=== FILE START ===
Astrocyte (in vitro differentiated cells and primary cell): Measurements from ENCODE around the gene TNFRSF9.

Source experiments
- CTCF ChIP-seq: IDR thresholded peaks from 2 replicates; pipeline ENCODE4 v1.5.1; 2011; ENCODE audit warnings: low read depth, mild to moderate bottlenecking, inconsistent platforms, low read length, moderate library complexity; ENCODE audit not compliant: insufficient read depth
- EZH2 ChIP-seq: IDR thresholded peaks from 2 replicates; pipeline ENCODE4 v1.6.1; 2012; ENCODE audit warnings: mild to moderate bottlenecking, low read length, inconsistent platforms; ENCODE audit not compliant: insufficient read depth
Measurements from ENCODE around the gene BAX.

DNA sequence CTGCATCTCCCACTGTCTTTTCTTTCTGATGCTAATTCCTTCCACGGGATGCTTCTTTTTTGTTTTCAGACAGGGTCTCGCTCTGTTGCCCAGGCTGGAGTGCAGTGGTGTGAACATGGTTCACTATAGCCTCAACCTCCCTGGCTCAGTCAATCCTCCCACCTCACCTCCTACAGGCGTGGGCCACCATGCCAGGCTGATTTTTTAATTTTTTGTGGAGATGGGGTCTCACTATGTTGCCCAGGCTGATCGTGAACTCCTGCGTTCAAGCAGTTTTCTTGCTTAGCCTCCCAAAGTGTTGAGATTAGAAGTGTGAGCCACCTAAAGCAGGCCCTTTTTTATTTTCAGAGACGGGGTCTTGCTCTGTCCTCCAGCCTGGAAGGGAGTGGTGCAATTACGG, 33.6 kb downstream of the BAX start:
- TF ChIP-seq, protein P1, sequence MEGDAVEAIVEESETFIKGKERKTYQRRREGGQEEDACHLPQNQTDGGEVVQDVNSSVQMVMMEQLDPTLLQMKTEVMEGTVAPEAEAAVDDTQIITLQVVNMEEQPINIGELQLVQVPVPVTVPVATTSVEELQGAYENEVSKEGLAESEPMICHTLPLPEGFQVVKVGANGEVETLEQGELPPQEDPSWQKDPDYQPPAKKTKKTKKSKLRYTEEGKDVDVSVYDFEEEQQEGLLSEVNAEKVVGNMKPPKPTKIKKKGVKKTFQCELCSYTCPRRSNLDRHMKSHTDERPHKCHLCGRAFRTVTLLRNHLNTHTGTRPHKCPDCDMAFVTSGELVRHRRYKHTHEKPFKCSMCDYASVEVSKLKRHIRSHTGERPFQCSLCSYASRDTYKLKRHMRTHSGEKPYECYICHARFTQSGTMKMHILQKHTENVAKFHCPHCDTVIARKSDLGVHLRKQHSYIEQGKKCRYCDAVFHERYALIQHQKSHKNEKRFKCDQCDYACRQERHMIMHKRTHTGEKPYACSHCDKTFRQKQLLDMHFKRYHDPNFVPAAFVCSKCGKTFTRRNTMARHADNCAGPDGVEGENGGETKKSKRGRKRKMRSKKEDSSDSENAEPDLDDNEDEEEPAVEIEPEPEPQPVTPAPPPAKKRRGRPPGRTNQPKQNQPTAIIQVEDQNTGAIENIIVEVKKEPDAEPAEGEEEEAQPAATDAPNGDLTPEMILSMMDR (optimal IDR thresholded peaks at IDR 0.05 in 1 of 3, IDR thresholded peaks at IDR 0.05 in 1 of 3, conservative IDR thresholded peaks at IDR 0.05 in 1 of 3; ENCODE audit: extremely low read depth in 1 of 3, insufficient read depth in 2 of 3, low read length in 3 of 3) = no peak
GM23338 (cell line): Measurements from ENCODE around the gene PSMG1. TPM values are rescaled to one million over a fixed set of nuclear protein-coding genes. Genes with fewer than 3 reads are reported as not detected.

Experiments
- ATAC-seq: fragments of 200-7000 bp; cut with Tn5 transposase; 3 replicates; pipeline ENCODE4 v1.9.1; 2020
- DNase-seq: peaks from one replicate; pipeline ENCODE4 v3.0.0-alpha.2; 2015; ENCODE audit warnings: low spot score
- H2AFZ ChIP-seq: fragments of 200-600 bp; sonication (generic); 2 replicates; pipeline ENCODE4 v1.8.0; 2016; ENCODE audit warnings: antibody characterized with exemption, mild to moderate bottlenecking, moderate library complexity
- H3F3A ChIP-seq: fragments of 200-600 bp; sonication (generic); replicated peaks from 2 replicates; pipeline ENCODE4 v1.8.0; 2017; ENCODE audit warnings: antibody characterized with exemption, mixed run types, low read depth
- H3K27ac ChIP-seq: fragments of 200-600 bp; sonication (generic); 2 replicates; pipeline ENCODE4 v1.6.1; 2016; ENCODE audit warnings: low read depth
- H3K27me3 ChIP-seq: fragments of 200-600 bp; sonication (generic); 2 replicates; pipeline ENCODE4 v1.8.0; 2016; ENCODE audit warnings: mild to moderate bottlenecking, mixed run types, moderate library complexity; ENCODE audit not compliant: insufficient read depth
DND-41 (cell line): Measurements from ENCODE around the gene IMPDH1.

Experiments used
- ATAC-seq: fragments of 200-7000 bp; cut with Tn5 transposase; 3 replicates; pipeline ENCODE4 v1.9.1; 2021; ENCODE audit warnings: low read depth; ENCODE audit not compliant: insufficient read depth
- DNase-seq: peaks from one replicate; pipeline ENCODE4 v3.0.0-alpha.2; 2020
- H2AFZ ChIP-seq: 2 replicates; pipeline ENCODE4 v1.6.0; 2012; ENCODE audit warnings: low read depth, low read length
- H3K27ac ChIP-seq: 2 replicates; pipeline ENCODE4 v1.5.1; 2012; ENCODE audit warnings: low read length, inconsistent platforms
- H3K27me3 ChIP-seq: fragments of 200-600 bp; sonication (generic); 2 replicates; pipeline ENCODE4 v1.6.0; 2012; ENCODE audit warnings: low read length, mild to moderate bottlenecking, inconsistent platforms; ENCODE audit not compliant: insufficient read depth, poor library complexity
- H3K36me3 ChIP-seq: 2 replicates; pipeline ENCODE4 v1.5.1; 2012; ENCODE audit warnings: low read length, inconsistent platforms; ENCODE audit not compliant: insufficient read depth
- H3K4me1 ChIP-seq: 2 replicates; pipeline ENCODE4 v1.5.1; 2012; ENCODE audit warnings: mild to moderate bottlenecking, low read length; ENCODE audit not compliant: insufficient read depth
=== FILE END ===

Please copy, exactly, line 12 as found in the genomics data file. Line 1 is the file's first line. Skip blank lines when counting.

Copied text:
- H2AFZ ChIP-seq: fragments of 200-600 bp; sonication (generic); 2 replicates; pipeline ENCODE4 v1.8.0; 2016; ENCODE audit warnings: antibody characterized with exemption, mild to moderate bottlenecking, moderate library complexity